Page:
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Jean Terrell

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March 11, 1991 | From United Press International
Motown Sued Over Royalties: Singers Jean Terrell, who replaced Diana Ross in the Supremes, and Mary Wells sued Motown Record Corp. and its general partners, Motown Management Corp. and MCA Record Ventures Inc., for more than $1 million in disputed royalties. The singers contend that Motown breached their contracts and engaged in unfair business practices by failing to pay royalties for their recordings and use of their names and for failing to disclose how royalty payments are calculated.
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BUSINESS
March 11, 1991 | From United Press International
Motown Sued Over Royalties: Singers Jean Terrell, who replaced Diana Ross in the Supremes, and Mary Wells sued Motown Record Corp. and its general partners, Motown Management Corp. and MCA Record Ventures Inc., for more than $1 million in disputed royalties. The singers contend that Motown breached their contracts and engaged in unfair business practices by failing to pay royalties for their recordings and use of their names and for failing to disclose how royalty payments are calculated.
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ENTERTAINMENT
April 30, 1992 | DON HECKMAN, SPECIAL TO THE TIMES
Want a recipe for an outstanding benefit concert? Blend a roomful of good singers with a healthy serving of classic songs and sit back and enjoy. That's what the "Singers' Salute to the Songwriter" programs have been doing for years, and the seventh annual installment at the Dorothy Chandler Pavilion on Tuesday--which honored Johnny Mercer, Lamont Dozier, Jay Livingston & Ray Evans, Billy Byers and Bob and Dolores Hope--was a perfect illustration of how well the formula works.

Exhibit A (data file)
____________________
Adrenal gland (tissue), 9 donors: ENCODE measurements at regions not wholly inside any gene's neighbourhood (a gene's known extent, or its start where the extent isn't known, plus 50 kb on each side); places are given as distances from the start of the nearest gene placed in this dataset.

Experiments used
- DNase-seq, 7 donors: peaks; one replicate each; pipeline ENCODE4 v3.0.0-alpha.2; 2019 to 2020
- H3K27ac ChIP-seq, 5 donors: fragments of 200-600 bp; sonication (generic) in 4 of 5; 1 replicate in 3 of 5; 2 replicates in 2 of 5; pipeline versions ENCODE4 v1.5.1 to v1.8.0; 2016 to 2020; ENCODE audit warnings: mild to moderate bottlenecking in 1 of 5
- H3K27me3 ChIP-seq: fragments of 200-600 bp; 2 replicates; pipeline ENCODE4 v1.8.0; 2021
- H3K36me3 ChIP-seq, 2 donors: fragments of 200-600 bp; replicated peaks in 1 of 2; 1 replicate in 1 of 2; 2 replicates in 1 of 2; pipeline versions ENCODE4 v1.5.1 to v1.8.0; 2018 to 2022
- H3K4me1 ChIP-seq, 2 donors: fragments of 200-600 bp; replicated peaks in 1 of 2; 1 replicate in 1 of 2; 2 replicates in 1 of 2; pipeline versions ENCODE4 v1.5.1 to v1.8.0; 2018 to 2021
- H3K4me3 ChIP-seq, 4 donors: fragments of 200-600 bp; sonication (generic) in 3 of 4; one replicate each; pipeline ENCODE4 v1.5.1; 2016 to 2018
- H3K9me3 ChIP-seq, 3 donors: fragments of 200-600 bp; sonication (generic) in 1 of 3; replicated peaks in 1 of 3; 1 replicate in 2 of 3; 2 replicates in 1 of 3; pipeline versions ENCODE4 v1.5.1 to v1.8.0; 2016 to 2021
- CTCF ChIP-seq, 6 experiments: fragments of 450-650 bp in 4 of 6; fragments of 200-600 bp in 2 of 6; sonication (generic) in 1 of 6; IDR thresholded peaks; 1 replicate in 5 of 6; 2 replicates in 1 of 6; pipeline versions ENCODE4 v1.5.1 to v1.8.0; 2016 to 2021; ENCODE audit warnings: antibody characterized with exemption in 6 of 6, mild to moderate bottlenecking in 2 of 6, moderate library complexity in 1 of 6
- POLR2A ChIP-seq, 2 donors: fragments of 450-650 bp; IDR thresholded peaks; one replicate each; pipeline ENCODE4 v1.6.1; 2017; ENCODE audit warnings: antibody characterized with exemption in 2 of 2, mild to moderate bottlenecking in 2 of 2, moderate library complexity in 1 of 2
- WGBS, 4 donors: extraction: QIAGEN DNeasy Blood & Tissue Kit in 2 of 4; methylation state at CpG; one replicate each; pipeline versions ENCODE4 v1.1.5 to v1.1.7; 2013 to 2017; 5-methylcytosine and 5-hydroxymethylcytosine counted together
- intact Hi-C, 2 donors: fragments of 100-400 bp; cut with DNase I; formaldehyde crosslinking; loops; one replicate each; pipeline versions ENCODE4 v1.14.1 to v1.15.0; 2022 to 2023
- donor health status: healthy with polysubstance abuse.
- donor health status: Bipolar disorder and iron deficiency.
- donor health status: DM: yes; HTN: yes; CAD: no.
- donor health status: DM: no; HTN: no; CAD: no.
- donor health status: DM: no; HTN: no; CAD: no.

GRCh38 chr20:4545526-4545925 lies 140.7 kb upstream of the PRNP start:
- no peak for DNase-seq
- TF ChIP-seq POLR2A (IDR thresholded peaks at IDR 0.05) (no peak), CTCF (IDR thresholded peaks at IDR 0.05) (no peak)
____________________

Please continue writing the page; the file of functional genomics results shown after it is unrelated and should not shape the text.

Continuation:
CALIFORNIA | LOCAL
October 18, 2008 | Valerie J. Nelson, Times Staff Writer
Levi Stubbs, the lead singer of the legendary Motown group the Four Tops whose tough yet soulful voice was showcased on dozens of singles, including "Baby I Need Your Loving" and "I Can't Help Myself (Sugar Pie, Honey Bunch)," has died. He was 72. Stubbs died Friday at his home in Detroit, the Wayne County Medical Examiner's office confirmed. A series of illnesses that included a stroke and cancer had caused him to stop performing in 2000.
ENTERTAINMENT
December 25, 2006 | Lewis Segal, Times Staff Writer
Choreographing the film version of "Dreamgirls" looked like a dream assignment and, to make it come true, Fatima Robinson spent a week staging the number "Steppin' to the Bad Side" for director Bill Condon's approval. She got the job, but it's impossible to see why in the finished film: Condon has chopped the choreography to the briefest glimpses of a male corps gyrating on moving platforms intercut with an array of narrative actions -- unreadable on the screen as dancing.
ENTERTAINMENT
September 1, 2000 | RANDY LEWIS, TIMES STAFF WRITER
The release this week of "The Supremes," a four-CD retrospective of the biggest-selling female vocal group of the 1960s, should have been a textbook case of marketing synergy, hitting as it originally would have amid a Supremes reunion tour.
ENTERTAINMENT
August 24, 1995 | DAVID WHARTON, TIMES STAFF WRITER
You remember Mary Wilson. She was the one in back. While the Supremes filled the 1960s with a medley of hit songs, she peered over Diana Ross' shoulder, cooing "oohs" and "baby baby." All of which paved the way for steady if less-celebrated work once the group disbanded. For the past two decades, this lesser Supreme has played clubs, corporate functions and state fairs.
ENTERTAINMENT
November 9, 1986 | ROBERT HILBURN
The note on the door of Frankie Jean Terrell's house on Louisiana Avenue read, "Gone to Alexandria for the day . . . Frankie Jean." The house is just a block from the old Assembly of God Church on Texas Avenue, where Terrell sang as a child with her older brother Jerry Lee Lewis and their cousin Jimmy Lee Swaggart. Her note was intended to ward off fans who come from as far as Australia--often on a side trip from Elvis' Graceland in Memphis--to see the old home of Lewis, the Wildman of Rock.
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